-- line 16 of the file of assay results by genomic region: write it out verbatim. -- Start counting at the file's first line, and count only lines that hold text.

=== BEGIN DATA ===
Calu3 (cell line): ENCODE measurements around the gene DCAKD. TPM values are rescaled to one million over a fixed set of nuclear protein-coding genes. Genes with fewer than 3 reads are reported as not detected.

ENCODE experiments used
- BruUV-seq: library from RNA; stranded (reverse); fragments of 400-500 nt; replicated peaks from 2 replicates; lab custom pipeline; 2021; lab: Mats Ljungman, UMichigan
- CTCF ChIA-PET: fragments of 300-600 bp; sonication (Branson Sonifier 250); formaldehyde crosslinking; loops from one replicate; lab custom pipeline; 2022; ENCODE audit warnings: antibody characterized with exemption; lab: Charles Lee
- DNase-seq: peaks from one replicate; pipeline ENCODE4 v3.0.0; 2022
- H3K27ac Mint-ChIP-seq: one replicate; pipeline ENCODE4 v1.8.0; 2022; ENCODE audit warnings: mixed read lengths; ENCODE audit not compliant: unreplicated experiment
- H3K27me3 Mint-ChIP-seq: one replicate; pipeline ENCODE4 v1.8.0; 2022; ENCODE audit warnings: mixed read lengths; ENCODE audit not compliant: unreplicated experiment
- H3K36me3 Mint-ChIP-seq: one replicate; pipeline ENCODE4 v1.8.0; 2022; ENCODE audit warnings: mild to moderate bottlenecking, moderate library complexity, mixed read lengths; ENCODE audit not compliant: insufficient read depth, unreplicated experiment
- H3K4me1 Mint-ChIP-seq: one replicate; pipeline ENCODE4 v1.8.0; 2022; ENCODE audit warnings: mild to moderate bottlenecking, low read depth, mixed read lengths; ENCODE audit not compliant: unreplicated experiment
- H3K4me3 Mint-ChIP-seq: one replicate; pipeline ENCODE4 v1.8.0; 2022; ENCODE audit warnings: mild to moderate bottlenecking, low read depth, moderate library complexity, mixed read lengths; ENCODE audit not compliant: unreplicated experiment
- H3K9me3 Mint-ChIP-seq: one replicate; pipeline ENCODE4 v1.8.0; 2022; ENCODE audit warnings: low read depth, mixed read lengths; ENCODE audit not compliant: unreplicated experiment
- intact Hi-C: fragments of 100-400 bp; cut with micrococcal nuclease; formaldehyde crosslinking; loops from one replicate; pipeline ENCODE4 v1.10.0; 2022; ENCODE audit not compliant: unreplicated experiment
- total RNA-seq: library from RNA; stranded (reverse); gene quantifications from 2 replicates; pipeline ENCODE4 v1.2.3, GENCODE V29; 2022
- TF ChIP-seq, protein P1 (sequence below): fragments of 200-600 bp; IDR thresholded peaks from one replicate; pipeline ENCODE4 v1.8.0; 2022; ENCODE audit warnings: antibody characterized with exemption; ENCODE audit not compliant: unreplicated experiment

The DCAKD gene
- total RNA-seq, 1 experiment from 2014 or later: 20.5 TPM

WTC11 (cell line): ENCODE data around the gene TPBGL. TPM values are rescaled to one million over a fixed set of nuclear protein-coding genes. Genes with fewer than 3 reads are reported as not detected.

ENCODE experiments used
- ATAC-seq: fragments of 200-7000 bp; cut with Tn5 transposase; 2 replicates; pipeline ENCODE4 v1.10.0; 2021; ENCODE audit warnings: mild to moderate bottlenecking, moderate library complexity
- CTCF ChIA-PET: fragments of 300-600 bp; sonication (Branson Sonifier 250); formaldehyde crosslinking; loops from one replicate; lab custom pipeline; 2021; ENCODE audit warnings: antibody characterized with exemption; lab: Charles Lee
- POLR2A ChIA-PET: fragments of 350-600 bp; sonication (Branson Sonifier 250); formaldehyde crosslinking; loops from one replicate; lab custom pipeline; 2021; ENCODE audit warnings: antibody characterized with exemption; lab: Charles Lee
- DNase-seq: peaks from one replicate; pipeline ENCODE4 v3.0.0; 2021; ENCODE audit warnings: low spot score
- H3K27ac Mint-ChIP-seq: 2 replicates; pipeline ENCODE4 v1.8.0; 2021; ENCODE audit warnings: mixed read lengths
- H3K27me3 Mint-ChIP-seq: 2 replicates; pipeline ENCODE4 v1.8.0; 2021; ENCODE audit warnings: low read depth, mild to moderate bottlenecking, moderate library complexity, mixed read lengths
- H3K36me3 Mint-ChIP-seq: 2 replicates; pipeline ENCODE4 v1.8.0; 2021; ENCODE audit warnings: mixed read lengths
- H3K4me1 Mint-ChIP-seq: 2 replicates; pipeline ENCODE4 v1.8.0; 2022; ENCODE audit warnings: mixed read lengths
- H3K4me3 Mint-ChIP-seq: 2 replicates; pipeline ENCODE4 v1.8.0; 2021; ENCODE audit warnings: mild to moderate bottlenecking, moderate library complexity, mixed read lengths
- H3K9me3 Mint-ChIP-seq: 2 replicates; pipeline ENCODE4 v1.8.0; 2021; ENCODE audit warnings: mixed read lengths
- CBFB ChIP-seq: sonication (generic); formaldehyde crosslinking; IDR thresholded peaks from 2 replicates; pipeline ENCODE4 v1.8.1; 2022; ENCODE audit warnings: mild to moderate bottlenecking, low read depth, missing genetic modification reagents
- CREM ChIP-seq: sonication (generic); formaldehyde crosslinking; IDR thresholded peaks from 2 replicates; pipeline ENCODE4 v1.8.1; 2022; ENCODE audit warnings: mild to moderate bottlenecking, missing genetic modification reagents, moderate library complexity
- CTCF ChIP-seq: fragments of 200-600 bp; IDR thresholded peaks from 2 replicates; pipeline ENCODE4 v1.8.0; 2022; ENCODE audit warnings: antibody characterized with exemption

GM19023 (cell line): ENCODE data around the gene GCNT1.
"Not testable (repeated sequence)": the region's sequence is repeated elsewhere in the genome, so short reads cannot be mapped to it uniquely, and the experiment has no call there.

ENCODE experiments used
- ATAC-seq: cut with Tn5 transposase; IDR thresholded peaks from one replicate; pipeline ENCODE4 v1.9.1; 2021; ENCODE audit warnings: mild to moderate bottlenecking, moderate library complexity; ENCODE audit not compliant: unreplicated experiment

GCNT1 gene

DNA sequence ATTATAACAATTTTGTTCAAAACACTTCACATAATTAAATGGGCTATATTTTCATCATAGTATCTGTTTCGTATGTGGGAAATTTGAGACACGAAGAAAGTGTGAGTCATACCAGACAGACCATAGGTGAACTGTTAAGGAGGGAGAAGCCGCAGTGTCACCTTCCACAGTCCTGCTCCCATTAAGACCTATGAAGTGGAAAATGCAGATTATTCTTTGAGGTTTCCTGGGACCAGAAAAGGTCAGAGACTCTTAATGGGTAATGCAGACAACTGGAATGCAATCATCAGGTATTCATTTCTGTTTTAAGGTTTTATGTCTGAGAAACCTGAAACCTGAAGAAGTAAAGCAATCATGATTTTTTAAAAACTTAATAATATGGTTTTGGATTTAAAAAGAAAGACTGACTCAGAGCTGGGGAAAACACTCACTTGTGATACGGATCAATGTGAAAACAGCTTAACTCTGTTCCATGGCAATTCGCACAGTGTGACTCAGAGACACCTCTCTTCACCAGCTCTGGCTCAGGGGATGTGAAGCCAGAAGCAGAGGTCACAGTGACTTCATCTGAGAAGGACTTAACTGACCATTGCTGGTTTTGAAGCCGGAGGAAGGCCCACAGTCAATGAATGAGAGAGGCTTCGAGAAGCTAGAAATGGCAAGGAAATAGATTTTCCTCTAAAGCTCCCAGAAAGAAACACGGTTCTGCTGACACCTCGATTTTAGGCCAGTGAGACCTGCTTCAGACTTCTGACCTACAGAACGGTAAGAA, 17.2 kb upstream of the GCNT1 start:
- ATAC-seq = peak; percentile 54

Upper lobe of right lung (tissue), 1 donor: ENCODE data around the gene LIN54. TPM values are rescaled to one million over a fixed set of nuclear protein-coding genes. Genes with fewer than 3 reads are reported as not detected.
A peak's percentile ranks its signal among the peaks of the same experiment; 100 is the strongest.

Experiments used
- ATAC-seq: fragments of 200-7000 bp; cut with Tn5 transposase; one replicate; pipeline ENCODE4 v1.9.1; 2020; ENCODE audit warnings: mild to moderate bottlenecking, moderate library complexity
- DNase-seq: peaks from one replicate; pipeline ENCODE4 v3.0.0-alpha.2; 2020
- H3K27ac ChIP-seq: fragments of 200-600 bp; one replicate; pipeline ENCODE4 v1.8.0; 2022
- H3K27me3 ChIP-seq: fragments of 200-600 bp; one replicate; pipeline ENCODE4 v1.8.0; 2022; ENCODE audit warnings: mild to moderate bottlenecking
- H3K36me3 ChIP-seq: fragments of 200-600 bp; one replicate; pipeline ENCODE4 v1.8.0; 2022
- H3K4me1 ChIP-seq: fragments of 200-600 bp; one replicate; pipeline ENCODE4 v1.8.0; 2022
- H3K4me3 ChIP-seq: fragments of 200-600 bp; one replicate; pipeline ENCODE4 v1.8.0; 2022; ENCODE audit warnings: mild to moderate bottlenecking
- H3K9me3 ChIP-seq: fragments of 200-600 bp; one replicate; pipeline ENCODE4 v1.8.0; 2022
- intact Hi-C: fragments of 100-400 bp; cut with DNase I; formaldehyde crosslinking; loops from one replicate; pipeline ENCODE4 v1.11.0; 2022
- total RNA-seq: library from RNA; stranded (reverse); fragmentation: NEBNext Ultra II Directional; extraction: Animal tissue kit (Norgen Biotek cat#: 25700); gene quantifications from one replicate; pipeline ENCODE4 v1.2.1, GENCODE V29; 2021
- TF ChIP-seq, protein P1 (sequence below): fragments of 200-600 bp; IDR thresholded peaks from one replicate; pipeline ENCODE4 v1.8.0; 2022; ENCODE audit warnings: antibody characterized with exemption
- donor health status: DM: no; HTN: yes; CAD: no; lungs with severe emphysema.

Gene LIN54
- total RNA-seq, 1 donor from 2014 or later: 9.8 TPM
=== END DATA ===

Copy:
- total RNA-seq, 1 experiment from 2014 or later: 20.5 TPM